February 18, 2011 by Gary McCoy
In 1968, the Major League Baseball Players Association negotiated the first-ever Collective Bargaining Agreement (CBA) in professional sports. It has evolved and strengthened over the years with each generation of players, sometimes at great personal sacrifice, ensuring the continuity of rights for the next. The current CBA expires on Dec. 11, 2011, which makes me ponder- what is the future for the Strength and Conditioning “Coach” in Major League Baseball?
My friend and former colleague Orlando Crance (AA Jacksonville Suns) and I had a good discussion last night. He sent me over a copy of the CBA in which the terms Strength Coach and Conditioning DO NOT exist.
It has been rumored that in the new CBA- Strength Coaches will take shape as a member of the staff- eligible for MLB benefits. But will it happen?
Is it the pure responsibility of the MLB Franchise to employ a strength and conditioning coach? Should the Players union, instead- employ a coach that is in the best interests of the players? Should players themselves be responsible for their own conditioning?
What is the value of Strength and Conditioning?
As it appears today- MLB puts no stock in the role- at all.
Ferrari’s Stable of F1 cars costs 10′s of Millions of dollars. Carefully engineered by the time they get to the track- race ready. Imagine- employing the recent graduate from IT technical institute- with 6 months of experience, currently working at Jiffy Lube to service these vehicles as they race around the track.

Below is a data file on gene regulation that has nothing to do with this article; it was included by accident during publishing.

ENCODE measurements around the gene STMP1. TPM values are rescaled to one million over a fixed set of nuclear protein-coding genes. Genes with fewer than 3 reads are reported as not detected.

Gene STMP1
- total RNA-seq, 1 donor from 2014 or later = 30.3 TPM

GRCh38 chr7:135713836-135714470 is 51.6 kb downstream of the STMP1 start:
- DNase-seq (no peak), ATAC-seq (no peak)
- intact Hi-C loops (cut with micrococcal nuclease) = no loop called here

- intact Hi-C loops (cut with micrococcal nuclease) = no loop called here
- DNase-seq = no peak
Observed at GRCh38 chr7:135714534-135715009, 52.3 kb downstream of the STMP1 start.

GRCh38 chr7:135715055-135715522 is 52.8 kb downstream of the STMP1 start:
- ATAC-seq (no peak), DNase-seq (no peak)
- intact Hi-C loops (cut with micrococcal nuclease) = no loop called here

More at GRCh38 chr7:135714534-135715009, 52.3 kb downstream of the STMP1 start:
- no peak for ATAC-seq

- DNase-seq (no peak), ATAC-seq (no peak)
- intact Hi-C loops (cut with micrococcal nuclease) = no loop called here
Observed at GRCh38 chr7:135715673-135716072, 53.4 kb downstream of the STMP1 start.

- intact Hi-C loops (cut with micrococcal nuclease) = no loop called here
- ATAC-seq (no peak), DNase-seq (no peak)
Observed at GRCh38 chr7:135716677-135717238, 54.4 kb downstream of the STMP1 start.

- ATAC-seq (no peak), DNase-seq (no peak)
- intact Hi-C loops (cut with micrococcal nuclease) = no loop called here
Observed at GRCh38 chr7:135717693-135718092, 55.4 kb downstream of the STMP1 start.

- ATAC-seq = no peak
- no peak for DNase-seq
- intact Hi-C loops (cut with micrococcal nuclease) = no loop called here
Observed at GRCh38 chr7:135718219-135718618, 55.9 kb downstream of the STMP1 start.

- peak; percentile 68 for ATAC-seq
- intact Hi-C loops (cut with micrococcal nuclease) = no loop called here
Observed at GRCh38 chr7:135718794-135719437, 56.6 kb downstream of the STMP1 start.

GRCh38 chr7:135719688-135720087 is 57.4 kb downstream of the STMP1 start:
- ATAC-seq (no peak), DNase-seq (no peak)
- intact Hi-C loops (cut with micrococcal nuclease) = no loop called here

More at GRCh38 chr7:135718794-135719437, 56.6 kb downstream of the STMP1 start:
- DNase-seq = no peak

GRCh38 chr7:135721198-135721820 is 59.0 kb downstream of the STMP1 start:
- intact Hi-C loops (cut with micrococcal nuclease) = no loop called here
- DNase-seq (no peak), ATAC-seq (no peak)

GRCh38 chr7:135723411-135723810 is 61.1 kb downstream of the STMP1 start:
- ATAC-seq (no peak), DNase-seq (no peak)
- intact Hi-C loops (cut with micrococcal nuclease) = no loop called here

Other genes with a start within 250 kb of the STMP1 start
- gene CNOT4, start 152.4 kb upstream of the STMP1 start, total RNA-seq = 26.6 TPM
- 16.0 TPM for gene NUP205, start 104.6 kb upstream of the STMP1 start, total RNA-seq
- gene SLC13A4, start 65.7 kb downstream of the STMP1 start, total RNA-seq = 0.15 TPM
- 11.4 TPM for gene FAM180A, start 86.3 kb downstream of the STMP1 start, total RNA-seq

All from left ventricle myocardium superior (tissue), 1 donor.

Thats whats happening often today in Major League Baseball. The “Pay Peanuts Get Monkeys” approach has even greater frequency in Minor League Baseball.
Perhaps the players union should take a stand- and seek the best for their player assets?
The Strength Coach role must be one that prevents injury- maintains power and performance and provides a system for the player that’s effective and manageable throughout the term of their contract.
Great systems- operate organization wide-and should overflow into the respective communities that MLB clubs operate within. Strength and Conditioning Coaches- Directors- whatever the title- have an obligation to the players and to uphold the MLB brand. At a time when the nation cries Childhood Obesity- the NFL has been the only group in the “big four” to step up and aggressively campaign Play 60.
At the MLB level- we have… hang on… athletic trainers (who’s primary role is injury management)- pushing the “play” campaign for youth? Kids show up to run on the field a little and meet a player or two. It’s done once per year. No follow up.. no effort- just going through the motions- for the most part. Think about what an MLB Strength Coach and a team could do with a community effort and engagement by MLB. After all-as America’s pastime- shouldn’t we add this to our responsibility?
Collective bargaining in 2012 is going to affect a lot of Strength Coaches- and their families. All we do in the field is pray that the decisions are made and crafted for the individuals that dedicate their careers to improving the baseball athlete. Compensation must allow MLB franchises to attract the finest technicians available. At salaries consistent with other professional sports- 100-150K per year covering 50 Million Dollars of Athletes is the cheapest insurance policy in the world.